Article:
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dc.contributor.authorOdland, Maria Lisa
dc.contributor.authorMembe-Gadama, Gladys
dc.contributor.authorKafulafula, Ursula
dc.contributor.authorJacobsen, Geir W
dc.contributor.authorKumwenda, J
dc.contributor.authorDarj, Elisabeth
dc.description.abstractMalawi has a high maternal mortality rate, of which unsafe abortion is a major cause. About 140,000 induced abortions are estimated every year, despite there being a restrictive abortion law in place. This leads to complications, such as incomplete abortions, which need to be treated to avoid further harm. Although manual vacuum aspiration (MVA) is a safe and cheap method of evacuating the uterus, the most commonly used method in Malawi is curettage. Medical treatment is used sparingly in the country, and the Ministry of Health has been trying to increase the use of MVA. The aim of this study was to investigate the treatment of incomplete abortions in three public hospitals in Southern Malawi during a three-year period. All medical files from the female/gynecological wards from 2013 to 2015 were reviewed. In total, information on obstetric history, demographics, and treatment were collected from 7270 women who had been treated for incomplete abortions. The overall use of MVA at the three hospitals during the study period was 11.4% (95% CI, 10.7–12.1). However, there was a major increase in MVA application at one District Hospital. Why there was only one successful hospital in this study is unclear, but may be due to more training and dedicated leadership at this particular hospital. Either way, the use of MVA in the treatment of incomplete abortions continues to be low in Malawi, despite recommendations from the World Health Organization (WHO) and the Malawi Ministry of Health.nb_NO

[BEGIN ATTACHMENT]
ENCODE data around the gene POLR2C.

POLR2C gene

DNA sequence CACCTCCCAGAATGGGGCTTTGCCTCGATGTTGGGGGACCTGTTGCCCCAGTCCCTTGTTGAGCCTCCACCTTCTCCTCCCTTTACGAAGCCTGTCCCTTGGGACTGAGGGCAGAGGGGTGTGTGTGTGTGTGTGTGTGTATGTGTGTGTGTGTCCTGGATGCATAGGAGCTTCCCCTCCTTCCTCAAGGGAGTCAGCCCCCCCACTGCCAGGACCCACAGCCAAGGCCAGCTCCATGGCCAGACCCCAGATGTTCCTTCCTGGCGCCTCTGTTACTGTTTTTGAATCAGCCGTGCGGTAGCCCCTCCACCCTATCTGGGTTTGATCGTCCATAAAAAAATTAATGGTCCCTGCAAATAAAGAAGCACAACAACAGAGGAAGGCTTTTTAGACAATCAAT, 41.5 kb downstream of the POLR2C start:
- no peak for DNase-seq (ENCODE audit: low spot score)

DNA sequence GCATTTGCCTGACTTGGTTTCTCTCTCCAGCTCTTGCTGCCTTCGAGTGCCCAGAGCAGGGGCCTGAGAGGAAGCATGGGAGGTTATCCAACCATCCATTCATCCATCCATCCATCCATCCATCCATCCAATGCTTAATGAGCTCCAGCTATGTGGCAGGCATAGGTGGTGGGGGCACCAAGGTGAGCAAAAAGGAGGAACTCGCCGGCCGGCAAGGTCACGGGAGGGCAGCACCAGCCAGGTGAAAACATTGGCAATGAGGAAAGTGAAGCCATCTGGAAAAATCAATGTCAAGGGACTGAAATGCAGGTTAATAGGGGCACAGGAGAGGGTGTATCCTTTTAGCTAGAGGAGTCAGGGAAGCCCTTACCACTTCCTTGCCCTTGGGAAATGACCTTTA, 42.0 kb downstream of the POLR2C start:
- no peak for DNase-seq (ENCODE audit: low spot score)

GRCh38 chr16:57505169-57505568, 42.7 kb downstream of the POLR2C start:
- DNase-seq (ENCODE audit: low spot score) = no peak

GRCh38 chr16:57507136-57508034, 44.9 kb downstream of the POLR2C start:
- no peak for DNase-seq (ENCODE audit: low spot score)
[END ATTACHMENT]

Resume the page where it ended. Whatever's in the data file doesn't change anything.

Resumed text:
dc.rightsNavngivelse 4.0 Internasjonal*
dc.titleThe Use of Manual Vacuum Aspiration in the Treatment of Incomplete Abortions: A Descriptive Study from Three Public Hospitals in Malawinb_NO
dc.typeJournal articlenb_NO
dc.typePeer reviewednb_NO
dc.source.journalInternational Journal of Environmental Research and Public Healthnb_NO
dc.relation.projectNorges forskningsråd: 244672nb_NO
dc.description.localcode© 2018 by the authors. Licensee MDPI, Basel, Switzerland. This article is an open access article distributed under the terms and conditions of the Creative Commons Attribution (CC BY) license (
cristin.unitnameInstitutt for samfunnsmedisin og sykepleie

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Navngivelse 4.0 Internasjonal
Except where otherwise noted, this item's license is described as Navngivelse 4.0 Internasjonal